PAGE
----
The main source of calcium carbonate (CaCO3) in the ocean comes from the shells of calcifying planktonic organisms, but substantial amounts of CaCO3 are also produced in fish intestines. The precipitation of CaCO3 assists fish in intestinal water absorption and aids in whole body Ca2+ homeostasis. Here we report that the product formed in the intestinal lumen of the gilt-head seabream, Sparus aurata, is an amorphous calcium carbonate (ACC) phase. With FTIR spectroscopy and SEM imaging, our study shows that the fish-derived carbonates from S. aurata are maintained as a stable amorphous phase throughout the intestinal tract. Moreover, intestinal deposits contained up to 54 mol% Mg2+, the highest concentration yet reported in biogenic ACC. Mg is most likely responsible for stabilizing this inherently unstable mineral. The fish carbonates also displayed initial rapid dissolution when exposed to seawater, exhibiting a significant increase in carbonate concentration.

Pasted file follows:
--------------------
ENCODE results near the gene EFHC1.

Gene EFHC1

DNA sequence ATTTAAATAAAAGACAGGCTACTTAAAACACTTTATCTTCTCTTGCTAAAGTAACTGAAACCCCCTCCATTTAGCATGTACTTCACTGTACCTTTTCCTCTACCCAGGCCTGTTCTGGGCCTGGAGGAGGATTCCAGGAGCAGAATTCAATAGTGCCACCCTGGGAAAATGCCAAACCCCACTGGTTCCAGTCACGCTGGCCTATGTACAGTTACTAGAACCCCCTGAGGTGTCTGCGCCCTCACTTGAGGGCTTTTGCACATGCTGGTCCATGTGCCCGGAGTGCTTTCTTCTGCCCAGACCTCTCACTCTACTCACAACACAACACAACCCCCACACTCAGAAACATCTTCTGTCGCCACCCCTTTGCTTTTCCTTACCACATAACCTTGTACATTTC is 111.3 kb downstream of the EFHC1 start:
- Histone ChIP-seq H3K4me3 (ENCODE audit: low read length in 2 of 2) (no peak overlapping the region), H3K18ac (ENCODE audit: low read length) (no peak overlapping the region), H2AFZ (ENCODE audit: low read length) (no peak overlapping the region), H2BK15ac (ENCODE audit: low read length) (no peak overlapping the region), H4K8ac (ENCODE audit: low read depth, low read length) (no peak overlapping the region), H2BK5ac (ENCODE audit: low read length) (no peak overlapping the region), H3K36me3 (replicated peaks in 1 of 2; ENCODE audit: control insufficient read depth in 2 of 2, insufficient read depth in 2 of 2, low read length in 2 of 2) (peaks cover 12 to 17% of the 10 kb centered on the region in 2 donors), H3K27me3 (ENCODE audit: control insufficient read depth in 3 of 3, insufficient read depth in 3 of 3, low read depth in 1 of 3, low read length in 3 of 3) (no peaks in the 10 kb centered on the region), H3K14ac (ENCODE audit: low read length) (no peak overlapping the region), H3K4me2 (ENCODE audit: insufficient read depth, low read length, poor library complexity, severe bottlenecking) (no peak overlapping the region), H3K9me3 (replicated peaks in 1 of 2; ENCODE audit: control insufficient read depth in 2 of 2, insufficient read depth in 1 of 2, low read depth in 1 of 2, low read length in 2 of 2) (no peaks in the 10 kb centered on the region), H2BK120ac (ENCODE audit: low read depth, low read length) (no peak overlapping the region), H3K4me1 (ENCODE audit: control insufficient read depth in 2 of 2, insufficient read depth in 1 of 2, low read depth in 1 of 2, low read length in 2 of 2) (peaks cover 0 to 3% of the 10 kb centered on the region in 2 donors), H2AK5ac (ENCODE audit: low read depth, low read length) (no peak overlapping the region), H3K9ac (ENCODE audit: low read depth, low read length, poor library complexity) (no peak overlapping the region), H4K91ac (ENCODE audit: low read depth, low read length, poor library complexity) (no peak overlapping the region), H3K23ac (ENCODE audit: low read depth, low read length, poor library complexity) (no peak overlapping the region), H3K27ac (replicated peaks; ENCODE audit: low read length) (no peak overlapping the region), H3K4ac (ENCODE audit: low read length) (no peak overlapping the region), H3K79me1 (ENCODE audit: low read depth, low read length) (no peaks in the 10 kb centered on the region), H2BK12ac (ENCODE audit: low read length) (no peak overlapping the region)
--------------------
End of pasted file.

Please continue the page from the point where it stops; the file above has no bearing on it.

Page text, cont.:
Bibliographical noteFunding Information:
We are grateful to the staff of the Interuniversity Institute for Marine Sciences in Eilat for logistic help. Many thanks go to Dr. Angelo Colorni of the National Center for Mariculture, Israel Oceanographic and Limnological Research for invaluable fish health and maintenance advice. We thank Mr Assaf Gal, Weizmann Institute, for his assistance with the ICP-AES analyses, and Dr. Yakov Langzam of Bar Ilan University for assistance with the SEM imaging. This study was supported in part by an Israel Science Foundation grant to MF and by the EU FP-7 MedSeA project, and in part by a German Research Foundation, DIP grant. SW is the incumbent of the Dr. Trude Burchardt Professorial Chair of Structural Biology.